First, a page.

— 1 Corinthians 15:3-5

A Gracious God . . .

1 Corinthians 14:26-40    2 Kings 9    Jonah 4

“You are concerned about the bush” (Jonah 4:10). In the midst of the chaos of 2 Kings 9 and Paul’s call to order in 1 Corinthians 14, it is the conversation between Jonah and God in chapter 4 that catches my attention this day. Jonah is angry; furious with God for sparing Nineveh and not sparing his shade-bush. What’s up with that? Well. Underneath and around it all is a basic conflict in agendas. Jonah knew God’s character well enough to know that God’s agenda was love. And Jonah wanted Nineveh to be overthrown. This is why he ran in the first place (v.2). It was a matter of prejudice and pride. And personal comfort . . . And it occurs to me that such things are at the root of the chaos seen in 2 Kings and 1 Corinthians. And?

“And should I not be concerned about Nineveh?” (Jonah 4:11). The story is consistent: God is love. And, amazingly, we sometimes have a problem with this. Oh, sure, we love it when God’s grace is applied to us. Mercy. Patience. Good things all . . . when it comes to keeping the shade over my head. But isn’t it true that we kind of enjoy seeing the Jezebels and  Ninevites of the world “get theirs?” And might it also be true that we’re not so keen on God loving the likes of them? Different agendas? Perhaps. But here’s the truth: God’s agenda trumps ours. God is concerned about Nineveh and Corinth and . . . God’s desire is that we unite our hearts with his in loving his precious and broken world. And all who live therein. The message is clear: This is the only way to end the chaos and establish peace.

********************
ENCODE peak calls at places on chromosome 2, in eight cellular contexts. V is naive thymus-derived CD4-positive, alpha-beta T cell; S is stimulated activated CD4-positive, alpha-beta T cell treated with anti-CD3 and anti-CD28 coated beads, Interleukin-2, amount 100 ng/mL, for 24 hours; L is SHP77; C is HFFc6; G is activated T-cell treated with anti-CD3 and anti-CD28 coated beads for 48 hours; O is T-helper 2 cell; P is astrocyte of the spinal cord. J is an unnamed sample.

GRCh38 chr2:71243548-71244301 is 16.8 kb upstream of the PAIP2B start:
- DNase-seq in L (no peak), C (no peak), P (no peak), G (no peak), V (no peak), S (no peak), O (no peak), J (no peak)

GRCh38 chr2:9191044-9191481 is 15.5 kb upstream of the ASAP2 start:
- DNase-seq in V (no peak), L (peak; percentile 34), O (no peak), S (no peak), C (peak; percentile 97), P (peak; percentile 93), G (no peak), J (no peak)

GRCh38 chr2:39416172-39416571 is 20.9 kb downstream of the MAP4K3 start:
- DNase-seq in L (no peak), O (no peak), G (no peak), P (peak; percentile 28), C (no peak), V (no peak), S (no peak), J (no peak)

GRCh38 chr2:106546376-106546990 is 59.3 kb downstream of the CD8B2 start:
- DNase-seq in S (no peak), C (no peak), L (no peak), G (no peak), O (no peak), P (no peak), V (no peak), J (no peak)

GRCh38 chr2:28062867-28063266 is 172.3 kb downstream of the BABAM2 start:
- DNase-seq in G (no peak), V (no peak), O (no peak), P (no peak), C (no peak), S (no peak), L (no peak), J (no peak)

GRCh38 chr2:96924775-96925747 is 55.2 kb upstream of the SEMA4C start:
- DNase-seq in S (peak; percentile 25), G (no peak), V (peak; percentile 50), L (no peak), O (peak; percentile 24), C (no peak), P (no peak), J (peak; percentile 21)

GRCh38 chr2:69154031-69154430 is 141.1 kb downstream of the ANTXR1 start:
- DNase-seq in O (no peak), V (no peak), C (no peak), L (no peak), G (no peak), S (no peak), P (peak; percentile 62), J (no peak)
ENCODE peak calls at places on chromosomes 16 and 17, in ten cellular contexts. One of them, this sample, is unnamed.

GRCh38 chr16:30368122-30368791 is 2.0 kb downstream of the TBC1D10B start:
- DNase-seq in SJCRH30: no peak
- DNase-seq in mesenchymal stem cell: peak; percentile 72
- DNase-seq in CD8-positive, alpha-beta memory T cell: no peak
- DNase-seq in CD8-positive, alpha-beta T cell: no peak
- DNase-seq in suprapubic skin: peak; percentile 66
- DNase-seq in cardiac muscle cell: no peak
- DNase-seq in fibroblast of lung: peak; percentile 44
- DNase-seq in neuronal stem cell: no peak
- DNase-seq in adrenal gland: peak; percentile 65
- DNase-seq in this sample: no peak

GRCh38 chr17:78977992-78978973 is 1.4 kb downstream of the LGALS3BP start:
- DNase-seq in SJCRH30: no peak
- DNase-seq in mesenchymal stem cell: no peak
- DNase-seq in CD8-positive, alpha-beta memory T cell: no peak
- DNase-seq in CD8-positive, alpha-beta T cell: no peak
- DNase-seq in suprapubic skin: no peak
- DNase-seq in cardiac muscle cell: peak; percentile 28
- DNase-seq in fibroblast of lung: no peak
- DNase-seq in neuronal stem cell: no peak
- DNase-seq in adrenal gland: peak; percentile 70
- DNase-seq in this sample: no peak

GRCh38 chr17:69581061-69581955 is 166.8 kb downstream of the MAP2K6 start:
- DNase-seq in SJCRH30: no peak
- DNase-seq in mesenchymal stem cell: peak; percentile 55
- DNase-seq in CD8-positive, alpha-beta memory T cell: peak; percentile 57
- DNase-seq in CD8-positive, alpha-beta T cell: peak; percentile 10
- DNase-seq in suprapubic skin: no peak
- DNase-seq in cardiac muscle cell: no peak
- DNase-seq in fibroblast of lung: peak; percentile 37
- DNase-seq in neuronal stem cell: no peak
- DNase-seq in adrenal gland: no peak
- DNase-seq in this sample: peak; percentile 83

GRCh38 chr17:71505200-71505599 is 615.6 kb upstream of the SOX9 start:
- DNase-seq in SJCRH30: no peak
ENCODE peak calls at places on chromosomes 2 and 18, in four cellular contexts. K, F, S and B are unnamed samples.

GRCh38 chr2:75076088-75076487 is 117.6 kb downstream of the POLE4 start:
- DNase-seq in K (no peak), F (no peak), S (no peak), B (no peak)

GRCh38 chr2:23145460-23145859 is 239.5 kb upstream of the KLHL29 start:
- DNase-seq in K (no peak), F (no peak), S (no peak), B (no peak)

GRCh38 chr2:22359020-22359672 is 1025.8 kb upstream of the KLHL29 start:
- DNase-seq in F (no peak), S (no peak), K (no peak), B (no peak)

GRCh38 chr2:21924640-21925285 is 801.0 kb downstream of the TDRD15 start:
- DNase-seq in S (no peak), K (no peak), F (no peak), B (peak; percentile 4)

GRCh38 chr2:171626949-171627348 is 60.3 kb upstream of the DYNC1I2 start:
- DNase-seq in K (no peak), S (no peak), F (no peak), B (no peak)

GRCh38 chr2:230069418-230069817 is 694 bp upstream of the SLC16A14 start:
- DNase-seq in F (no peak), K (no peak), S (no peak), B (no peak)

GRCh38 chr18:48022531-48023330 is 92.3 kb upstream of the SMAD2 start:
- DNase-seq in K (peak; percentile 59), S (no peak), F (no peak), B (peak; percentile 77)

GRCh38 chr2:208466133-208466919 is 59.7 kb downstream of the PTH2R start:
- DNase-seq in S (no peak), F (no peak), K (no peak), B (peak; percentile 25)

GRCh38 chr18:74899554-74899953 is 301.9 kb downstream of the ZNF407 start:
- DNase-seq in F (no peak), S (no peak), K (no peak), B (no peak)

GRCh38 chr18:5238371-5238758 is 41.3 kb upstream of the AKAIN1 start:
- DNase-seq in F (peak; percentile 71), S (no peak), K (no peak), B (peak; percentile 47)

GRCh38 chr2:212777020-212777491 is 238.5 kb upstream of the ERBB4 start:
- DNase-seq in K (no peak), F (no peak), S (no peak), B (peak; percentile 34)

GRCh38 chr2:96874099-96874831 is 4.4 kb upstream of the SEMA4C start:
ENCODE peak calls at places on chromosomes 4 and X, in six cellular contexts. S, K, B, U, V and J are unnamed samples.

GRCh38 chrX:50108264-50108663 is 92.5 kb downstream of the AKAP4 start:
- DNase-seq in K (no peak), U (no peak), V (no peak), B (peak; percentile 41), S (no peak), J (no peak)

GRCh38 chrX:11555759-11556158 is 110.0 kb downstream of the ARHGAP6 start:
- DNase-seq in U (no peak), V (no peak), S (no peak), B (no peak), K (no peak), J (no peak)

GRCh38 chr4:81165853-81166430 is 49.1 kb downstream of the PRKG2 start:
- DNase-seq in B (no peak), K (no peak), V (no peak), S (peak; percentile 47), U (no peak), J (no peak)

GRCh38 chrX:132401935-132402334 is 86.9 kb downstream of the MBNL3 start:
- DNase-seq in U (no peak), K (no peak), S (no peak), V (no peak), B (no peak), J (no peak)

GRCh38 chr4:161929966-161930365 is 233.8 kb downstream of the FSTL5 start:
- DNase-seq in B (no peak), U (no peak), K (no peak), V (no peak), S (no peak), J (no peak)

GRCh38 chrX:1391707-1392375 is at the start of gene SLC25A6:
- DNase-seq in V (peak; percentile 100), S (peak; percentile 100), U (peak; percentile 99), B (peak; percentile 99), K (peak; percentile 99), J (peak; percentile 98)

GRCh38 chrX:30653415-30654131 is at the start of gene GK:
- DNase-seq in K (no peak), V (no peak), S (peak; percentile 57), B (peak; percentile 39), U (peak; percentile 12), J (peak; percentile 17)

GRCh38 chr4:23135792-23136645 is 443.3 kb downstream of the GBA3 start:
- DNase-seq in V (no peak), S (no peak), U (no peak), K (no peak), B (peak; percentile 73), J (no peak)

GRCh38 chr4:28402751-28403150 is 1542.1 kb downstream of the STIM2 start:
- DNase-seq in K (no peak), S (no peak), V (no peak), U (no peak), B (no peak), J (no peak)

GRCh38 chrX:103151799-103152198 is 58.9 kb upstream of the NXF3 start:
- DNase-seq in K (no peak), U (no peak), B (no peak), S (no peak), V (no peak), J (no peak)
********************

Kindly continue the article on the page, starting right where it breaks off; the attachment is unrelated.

“God is a God not of disorder but of peace” (1 Corinthians 14:33). God’s character; God’s agenda. And our assignment. May we move beyond prejudice and pride this day. May we embrace the loving character of God toward all. And may our agenda be mercy and peace. Amen. 

“You are a gracious God and merciful,
slow to anger,
and abounding in steadfast love,
and ready to relent from punishing.”
     — Jonah 4:2

Beyond Ourselves.

1 Corinthians 14:1-25    2 Kings 9    Jonah 3